Gerald seemed like a respectable middle-aged chemist. He, and his rich wife, had recently completed 20 years of marriage, but the anniversary meant little to Gerald who had, for the last two years, been seeing a younger woman with whom he worked.
After weighing up his options Gerald decided that murdering his wife was the best one. He knew exactly how to do it and leave no trace, by using a new chemical compound that had not yet been through the chemical testing procedure used to determine, characterise, and quantify a new chemical. The new compound, if ingested, caused a sudden but brief paralysis of the involuntary muscles. Gerald was sure he could use the compound before it entered the "Known Hazardous Chemical" catalogue, by which time his wife would be dead and buried.
When it was Gerald's Friday night turn to cook, he made some tasty homemade Chicken Kievs, carefully mixing the deadly compound into the garlicky butter (excellent for hiding the taste) in his wife's Kiev. Gerald's unsuspecting wife ate her dinner and the poison quickly got to work leading to sudden respiratory failure. She died of asphyxia before she'd had a chance to take one bite of her pudding.
The inquest's cause of death was left open, which tends to mean the coroner's jury confirms the death may be suspicious, but is unable to reach any other verdict. Everything had gone according to Gerald's ghastly plan, everything except his wife's body being buried.
Gerald had been unaware that his wife had recently signed the organ donation register and when her death flagged up on the system her body was taken for cold storage. Her eyes were sent within a month to a girl who had been involved in an accident at work where a chemical had squirted into both of her eyes requiring an immediate cornea transplant. By a strange twist of fate the girl happened to be the younger woman that Gerald had been seeing and was now setting up home with. The cornea graft went well and the girl was soon back home with Gerald.
Gerald was shook to the core when he realised who the donor eyes had come from. Gerald could find no peace or relaxation because every time his new partner looked at him his wife's eyes were also looking!
*A fictitious story I've adapted to highlight the concept of Poetic Justice.
We all know about Judicial Justice, which is a series of government agencies and institutions, from the Lord Chief Justice who sits on important criminal cases, down to magistrates' courts who hear youth cases, civil proceedings and some criminal cases. The goals of the legal system are to punish and rehabilitate individuals found guilty of breaking the law, and offer moral support for victims.
We've also heard about Rough Justice that can take over when Judicial Justice appears to have failed. For instance, trial by television can turn out to be rough justice indeed. The subject of the media trial may have avoided prison but the ramifications of being ostracized by people who have seen the damning documentary can be far and wide.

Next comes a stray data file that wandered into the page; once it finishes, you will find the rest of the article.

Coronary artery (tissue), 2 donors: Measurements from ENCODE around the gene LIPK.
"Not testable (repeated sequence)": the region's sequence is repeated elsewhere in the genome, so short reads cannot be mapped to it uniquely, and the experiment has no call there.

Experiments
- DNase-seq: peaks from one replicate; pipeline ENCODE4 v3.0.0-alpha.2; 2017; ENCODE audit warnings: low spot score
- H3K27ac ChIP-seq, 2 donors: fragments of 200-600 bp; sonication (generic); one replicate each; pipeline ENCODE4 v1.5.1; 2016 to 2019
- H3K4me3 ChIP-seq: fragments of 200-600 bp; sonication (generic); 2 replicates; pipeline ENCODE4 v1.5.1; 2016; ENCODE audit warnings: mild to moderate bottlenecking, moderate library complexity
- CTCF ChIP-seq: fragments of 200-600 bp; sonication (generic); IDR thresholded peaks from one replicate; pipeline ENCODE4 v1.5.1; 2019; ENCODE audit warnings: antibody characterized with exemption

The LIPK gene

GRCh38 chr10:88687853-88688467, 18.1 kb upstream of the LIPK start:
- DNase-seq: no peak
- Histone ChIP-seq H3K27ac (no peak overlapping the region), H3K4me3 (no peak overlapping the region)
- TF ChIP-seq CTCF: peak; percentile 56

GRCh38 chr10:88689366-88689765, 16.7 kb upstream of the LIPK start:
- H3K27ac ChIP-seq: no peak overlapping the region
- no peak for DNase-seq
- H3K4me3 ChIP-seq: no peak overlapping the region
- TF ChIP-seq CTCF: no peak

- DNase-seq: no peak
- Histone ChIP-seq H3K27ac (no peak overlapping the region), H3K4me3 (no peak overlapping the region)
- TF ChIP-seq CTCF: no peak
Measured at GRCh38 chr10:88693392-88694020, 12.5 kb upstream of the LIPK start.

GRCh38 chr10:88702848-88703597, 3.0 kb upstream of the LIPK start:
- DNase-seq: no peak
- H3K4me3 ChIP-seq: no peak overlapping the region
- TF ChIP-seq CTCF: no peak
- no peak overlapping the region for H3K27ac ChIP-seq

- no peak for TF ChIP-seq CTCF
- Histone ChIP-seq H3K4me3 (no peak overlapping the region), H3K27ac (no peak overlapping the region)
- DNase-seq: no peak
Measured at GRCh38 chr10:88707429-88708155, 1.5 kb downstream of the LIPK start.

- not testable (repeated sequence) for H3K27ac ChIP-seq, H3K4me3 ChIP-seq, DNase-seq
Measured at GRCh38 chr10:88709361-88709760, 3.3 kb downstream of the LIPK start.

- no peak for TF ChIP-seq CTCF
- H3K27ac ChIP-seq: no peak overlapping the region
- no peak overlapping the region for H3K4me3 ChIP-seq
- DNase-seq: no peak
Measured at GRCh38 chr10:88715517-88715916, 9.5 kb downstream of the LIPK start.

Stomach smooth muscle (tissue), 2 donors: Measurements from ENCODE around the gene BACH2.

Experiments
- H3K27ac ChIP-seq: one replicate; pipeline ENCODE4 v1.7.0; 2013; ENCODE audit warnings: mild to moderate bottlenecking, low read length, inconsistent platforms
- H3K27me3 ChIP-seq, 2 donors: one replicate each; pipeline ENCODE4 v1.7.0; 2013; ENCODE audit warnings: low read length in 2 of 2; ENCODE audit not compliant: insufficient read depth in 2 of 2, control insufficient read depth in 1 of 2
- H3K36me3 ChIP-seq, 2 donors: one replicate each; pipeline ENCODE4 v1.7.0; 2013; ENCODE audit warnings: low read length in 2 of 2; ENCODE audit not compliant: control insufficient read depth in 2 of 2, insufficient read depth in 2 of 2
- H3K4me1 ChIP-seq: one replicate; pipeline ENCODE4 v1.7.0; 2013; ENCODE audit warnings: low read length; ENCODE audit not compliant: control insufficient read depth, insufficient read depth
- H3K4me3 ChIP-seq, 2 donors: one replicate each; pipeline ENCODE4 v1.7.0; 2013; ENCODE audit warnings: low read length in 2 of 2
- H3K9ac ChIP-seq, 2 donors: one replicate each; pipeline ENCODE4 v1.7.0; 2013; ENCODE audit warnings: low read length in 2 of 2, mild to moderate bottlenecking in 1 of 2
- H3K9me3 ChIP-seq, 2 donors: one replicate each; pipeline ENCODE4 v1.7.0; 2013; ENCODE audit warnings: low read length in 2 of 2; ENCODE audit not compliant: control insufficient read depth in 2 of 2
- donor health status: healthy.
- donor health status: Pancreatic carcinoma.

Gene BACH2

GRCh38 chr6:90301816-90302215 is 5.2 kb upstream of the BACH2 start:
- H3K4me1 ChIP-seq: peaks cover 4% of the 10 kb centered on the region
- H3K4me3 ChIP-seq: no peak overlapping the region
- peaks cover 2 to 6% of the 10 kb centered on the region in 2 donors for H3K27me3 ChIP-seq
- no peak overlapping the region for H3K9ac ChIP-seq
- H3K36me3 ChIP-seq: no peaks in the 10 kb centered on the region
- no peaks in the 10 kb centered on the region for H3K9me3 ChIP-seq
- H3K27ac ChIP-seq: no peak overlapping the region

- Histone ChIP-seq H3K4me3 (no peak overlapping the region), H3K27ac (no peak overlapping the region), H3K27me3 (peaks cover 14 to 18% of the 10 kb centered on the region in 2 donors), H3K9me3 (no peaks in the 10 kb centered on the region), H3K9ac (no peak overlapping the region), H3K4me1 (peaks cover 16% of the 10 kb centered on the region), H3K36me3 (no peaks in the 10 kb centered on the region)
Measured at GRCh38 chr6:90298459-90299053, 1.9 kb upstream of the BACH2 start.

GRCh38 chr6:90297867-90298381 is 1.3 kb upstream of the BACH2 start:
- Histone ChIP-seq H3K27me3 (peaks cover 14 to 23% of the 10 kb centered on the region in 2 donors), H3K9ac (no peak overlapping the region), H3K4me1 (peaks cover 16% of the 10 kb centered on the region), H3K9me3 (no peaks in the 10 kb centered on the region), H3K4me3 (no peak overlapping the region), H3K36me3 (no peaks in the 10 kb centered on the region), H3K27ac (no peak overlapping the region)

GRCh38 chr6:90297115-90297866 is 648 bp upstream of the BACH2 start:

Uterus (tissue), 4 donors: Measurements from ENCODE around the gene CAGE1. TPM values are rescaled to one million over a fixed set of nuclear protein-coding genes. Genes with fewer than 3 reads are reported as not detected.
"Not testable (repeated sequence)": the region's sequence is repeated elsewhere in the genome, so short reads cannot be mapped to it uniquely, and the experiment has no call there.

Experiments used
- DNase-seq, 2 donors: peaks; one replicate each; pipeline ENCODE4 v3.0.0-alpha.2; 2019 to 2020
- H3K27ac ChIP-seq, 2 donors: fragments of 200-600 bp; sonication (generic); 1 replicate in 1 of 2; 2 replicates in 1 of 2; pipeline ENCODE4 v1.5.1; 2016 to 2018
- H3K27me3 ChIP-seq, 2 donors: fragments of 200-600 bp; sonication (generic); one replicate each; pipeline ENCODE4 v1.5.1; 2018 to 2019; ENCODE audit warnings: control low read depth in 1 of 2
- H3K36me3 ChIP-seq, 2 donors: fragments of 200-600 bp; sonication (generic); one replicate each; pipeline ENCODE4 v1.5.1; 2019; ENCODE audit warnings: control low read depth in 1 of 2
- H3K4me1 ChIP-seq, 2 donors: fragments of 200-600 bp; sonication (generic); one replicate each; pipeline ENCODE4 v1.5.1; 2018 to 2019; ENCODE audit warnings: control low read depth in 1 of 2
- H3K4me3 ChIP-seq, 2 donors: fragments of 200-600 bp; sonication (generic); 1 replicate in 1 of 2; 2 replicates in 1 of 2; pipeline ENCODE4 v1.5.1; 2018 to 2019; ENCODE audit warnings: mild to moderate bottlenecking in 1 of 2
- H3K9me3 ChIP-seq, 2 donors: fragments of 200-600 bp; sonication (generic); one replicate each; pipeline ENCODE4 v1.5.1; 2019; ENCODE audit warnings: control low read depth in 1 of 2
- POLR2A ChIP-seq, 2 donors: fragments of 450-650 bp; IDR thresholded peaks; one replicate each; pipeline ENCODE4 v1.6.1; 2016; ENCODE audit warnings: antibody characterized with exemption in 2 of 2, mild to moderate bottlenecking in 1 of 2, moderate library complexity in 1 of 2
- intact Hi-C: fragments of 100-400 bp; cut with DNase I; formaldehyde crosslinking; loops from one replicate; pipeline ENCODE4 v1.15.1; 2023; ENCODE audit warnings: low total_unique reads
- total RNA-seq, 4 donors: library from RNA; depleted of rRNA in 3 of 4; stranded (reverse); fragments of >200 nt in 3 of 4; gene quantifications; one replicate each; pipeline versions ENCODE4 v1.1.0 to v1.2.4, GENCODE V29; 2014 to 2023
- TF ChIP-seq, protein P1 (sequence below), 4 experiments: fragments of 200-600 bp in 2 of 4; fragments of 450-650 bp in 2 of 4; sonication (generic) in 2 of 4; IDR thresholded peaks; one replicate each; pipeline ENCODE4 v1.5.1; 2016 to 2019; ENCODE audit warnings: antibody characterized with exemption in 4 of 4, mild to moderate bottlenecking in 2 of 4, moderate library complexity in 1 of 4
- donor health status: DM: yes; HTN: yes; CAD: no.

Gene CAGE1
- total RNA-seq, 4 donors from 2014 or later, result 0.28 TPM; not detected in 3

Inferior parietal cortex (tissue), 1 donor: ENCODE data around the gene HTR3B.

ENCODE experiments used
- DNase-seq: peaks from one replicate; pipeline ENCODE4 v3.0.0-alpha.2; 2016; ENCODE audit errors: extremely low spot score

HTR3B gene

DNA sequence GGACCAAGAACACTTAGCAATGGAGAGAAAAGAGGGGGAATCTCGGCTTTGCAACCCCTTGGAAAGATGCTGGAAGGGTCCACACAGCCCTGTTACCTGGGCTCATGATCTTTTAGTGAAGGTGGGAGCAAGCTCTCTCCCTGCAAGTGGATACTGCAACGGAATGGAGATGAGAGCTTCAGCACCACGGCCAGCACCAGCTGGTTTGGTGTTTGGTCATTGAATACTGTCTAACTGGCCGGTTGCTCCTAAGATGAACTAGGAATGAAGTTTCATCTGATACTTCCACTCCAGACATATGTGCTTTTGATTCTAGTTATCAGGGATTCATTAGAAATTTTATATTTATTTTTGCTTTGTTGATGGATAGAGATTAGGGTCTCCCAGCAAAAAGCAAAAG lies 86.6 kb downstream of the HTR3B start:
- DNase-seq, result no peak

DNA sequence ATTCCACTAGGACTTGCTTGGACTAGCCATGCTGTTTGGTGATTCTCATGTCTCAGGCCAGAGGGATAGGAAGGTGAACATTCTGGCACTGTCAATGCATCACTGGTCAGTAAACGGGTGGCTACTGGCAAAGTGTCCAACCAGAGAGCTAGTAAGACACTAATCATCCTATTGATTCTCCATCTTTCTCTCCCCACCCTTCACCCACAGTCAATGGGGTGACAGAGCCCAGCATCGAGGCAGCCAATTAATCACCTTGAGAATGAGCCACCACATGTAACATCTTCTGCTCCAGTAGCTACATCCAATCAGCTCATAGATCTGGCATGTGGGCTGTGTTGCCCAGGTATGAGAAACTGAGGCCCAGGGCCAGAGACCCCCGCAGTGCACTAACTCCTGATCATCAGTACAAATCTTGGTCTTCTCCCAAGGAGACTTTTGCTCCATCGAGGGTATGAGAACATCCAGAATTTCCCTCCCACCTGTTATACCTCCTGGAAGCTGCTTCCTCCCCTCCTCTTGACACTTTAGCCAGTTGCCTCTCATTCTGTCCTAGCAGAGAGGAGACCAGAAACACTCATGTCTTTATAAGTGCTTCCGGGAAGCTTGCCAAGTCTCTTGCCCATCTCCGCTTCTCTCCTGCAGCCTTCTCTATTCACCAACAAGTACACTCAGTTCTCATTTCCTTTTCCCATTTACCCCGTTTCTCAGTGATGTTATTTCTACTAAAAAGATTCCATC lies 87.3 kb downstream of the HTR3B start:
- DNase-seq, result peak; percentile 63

But Poetic Justice is on another level all together. You never see it until after it has arrived. The main player in Poetic Justice is virtue, while meanness and malice are punished by what appears to be an ironic twist of fate often facilitated by the perpetrator's own actions. In other words we reap what we sow: If we sow bad seeds then bad fruit will follow, but if we sow good seeds then goodness will follow.
"Give and it will be given."
"Those who refresh others will themselves be refreshed."
The Bible seems to repeat the lesson again and again: Everything that you do, be it good or bad, has repercussions and will come back to you in one way or another. Jacob cheated his brother Esau out of his birth right by disguising himself. But sometime later someone cheated Jacob into marrying a woman who was wearing a disguise.
The examples are many: "Those who cheat are only cheating themselves." I read that Paula Radcliffe, who holds the Women's World Record for the marathon, laughed when people accused her of cheating because she never even cut a tiny corner in training or a race. Yet some people do cheat in races and in training, but they will be the losers in the end. They lose fitness and the ability to compete at the required level.
The lesson is there: Those who lie end up believing a lie, those who steal rob only themselves, those who are high, mighty and proud bring themselves low, those who bear grudges injure themselves by the weight of the grudge they carry. Being human counts for something and "anyone who does wrong will be repaid for their wrongs, and there is no favouritism" (Colossians 3:25).
Of course, the results of our goodness or badness are not always as dramatic as the story of Gerald or Jacob, but as we look around at people's lives, and even our own lives, we should be able to see a divine hand at work.
Examples of Poetic justice are there to help us see the bigger picture - informing us that ultimately there is someone who is the Most High judge in the world who cares exceedingly about justice and furthermore He's an excellent poet! back in the 1980s by dramatist Robert Quigley I thought the story highlighted poetic justice well so I wrote a modern day equivalent.)